This is not to say that there are no overloaded chokepoints anywhere in Verizon networks. It’s a big company and with the growth of demand for data they are bound to have choke points pop up – every network does. But one would think that their fiber FiOS network would have few chokepoints and so it’s fairly easy to believe Verizon in this instance.

Verizon goes on to say that the problem with this Los Angeles customer is either Netflix or the transit providers who are carrying Netflix traffic to Verizon. Verizon is not the only one who thinks it’s the transit interface between the networks. Here is a long article from Peter Sevcik of NetForecast Inc. that shows what happened to the Netflix traffic at numerous carriers both before and after Netflix started peering directly with Comcast. This data shows that traffic got better for everybody else immediately upon the Comcast transition, which certainly indicates that the problem is somewhere in the transit between Netflix and the ISPs.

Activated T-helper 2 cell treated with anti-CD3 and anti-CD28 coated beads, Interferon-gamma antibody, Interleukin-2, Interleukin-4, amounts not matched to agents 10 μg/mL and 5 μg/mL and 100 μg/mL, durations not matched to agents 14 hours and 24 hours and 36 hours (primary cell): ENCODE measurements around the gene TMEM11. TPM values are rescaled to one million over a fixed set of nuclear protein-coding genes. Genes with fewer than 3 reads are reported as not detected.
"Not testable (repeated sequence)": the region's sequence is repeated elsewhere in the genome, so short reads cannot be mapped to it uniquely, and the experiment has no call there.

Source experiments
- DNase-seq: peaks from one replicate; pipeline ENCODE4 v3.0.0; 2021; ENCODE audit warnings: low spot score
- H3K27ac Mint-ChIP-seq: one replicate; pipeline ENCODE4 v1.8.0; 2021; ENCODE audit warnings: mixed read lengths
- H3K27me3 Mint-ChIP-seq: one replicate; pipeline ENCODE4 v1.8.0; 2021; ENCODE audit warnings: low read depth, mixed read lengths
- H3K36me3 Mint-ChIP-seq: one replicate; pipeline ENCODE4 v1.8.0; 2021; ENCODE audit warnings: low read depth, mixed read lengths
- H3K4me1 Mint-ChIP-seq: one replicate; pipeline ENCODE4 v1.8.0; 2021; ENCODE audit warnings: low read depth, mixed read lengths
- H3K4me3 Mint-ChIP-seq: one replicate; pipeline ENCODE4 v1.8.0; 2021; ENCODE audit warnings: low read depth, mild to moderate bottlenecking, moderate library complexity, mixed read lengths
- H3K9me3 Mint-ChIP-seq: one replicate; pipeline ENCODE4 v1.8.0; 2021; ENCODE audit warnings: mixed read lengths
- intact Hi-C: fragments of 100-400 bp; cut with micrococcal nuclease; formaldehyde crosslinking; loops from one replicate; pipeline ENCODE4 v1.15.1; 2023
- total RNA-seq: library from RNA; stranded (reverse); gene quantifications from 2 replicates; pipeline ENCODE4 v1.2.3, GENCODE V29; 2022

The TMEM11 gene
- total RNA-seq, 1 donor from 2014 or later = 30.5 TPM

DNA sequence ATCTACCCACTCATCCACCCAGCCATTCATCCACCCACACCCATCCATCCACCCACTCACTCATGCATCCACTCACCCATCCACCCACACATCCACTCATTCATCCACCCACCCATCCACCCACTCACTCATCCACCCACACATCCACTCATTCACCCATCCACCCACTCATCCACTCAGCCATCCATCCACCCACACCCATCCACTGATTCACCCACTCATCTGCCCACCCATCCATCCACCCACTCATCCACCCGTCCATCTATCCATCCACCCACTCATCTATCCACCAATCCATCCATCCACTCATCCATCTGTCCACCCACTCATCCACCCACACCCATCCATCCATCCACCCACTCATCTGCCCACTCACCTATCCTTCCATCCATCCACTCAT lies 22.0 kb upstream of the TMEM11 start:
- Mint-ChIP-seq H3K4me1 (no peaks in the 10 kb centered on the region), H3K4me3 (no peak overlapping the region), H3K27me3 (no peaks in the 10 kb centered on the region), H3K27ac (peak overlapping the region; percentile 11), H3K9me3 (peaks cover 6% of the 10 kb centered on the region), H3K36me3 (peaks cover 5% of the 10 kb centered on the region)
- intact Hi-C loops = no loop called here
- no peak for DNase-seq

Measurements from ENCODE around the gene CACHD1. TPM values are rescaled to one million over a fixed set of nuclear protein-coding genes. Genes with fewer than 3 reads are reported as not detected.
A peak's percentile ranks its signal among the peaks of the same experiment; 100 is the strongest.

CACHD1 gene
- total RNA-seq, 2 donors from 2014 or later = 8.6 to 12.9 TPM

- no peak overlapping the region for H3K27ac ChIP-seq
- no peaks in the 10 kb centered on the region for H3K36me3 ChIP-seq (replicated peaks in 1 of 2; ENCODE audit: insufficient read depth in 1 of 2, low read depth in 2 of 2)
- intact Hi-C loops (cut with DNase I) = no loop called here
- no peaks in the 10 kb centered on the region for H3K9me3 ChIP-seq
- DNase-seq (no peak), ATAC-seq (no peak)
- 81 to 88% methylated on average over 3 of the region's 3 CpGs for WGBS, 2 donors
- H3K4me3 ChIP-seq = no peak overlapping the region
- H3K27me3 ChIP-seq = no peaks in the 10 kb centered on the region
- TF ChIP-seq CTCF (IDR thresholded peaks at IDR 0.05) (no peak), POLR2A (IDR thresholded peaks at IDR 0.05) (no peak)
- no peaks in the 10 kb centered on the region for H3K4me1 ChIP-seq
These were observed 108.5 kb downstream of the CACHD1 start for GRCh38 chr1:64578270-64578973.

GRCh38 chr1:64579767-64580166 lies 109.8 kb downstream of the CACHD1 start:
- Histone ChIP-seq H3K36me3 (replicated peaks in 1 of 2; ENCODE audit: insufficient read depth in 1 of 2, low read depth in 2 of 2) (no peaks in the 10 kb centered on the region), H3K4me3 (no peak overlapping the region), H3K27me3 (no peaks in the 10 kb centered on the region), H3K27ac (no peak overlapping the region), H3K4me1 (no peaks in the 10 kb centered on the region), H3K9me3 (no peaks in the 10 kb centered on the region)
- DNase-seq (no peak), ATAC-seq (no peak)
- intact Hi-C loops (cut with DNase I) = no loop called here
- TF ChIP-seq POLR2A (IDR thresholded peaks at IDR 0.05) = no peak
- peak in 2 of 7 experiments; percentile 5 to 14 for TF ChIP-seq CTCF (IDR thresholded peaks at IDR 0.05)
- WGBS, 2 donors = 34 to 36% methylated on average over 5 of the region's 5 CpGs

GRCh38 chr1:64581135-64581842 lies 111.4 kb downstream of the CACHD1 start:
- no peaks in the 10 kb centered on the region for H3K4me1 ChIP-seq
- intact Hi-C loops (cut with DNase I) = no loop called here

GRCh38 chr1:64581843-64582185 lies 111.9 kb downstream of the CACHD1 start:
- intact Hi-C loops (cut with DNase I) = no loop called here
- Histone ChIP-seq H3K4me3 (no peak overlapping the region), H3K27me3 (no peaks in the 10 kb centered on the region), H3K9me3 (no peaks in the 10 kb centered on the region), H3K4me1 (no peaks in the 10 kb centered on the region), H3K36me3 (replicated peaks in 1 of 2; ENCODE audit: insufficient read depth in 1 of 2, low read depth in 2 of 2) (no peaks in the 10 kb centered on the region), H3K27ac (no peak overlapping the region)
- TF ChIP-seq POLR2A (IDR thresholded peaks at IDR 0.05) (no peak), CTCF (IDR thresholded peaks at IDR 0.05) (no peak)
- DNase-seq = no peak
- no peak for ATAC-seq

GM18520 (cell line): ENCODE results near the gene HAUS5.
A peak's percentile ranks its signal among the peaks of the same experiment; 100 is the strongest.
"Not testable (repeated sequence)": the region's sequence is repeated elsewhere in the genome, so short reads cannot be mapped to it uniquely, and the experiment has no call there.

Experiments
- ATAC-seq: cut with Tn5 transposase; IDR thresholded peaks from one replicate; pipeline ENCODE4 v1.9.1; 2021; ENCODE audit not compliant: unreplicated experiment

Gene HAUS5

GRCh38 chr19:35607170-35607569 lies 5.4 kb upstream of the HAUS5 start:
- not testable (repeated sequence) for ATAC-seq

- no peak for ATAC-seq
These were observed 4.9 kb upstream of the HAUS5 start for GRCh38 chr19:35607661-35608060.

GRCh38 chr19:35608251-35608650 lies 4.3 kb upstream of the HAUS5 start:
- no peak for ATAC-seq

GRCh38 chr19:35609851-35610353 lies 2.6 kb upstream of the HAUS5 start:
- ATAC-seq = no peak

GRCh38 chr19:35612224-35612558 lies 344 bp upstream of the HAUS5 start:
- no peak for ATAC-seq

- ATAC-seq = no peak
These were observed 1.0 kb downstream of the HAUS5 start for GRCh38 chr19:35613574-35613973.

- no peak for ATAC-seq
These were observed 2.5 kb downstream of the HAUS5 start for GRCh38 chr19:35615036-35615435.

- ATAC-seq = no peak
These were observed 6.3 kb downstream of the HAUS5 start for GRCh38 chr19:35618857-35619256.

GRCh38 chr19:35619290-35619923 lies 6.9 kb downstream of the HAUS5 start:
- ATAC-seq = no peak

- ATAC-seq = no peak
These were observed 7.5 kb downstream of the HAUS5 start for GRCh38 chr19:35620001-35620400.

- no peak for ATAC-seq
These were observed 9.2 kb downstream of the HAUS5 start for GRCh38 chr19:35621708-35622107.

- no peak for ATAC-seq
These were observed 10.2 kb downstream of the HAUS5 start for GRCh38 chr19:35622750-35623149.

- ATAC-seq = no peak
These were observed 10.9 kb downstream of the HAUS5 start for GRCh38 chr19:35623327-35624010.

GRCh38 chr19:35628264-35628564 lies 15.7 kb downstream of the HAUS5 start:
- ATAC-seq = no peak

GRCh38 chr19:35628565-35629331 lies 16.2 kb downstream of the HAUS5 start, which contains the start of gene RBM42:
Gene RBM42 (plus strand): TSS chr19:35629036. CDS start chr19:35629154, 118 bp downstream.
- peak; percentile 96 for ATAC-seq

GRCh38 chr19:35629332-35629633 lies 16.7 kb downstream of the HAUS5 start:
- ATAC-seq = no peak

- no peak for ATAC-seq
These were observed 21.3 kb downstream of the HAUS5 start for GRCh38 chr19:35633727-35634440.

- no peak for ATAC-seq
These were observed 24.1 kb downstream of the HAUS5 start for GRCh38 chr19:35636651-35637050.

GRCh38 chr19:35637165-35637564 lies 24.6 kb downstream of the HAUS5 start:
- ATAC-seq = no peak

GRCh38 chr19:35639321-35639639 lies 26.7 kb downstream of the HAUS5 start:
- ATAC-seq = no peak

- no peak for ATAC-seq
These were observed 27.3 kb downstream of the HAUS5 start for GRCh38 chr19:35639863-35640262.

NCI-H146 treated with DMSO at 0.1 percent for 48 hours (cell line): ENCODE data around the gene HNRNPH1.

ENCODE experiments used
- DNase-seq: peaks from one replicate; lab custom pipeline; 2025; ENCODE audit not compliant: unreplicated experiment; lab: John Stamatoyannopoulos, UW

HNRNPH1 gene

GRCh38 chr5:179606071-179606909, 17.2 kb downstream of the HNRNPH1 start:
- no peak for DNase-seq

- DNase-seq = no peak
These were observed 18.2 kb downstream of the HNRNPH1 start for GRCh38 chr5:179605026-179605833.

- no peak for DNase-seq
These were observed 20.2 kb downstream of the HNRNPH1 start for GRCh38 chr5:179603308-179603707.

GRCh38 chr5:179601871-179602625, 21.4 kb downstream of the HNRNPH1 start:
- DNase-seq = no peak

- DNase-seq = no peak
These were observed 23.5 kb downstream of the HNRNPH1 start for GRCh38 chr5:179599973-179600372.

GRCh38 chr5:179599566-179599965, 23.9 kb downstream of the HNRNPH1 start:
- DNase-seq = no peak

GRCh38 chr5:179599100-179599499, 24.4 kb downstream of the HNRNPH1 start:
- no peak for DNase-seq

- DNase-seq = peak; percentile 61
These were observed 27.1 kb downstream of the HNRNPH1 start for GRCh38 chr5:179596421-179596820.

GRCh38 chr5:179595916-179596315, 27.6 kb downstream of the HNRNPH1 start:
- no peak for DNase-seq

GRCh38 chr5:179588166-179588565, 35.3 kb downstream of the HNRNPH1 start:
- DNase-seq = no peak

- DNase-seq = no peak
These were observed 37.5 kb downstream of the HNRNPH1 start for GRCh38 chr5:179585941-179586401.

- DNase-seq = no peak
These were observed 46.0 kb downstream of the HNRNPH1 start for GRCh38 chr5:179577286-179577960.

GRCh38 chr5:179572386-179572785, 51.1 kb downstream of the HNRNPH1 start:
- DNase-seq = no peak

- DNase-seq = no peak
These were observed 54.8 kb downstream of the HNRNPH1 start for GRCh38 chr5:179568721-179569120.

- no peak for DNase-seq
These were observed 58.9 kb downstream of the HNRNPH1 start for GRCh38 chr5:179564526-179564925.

Verizon says the problem is that Netflix, or the intermediate carriers don’t want to buy enough bandwidth to eliminate chokepoints. Sounds like a reasonable explanation for the troubles, right? But then Dave Schaffer, the CEO of Cogent came forward and pointed the finger back at Verizon. He says that the problem is indeed in the interface between Cogent and Verizon. But Schaffer claims this is Verizon’s fault since they won’t turn up additional ports to relieve the traffic pressure.

So now we are back to square one. The problem is clearly in the interface between Verizon and carriers like Cogent. But they are blaming each other publicly. And none of us outside of this squabble are going to know the truth. Very likely this is a tug-of-war over money, and that would fall in line with complaints made by Level3, who says that Verizon is holding traffic hostage to extract more money from the transit carriers.

The FCC is looking into this and it will be interesting to see what they find. It wouldn’t be surprising if there is a little blame on both sides, which is often the case when network issues devolve into money issues. Carriers don’t always act altruistically and sometimes these kinds of fights almost seem personal at the higher levels of the respective companies. The shame from a network perspective is that a handful of good technicians could solve this problem in a few hours. But in this case even the technicians at Verizon and the transit carriers might not know the truth about the situation.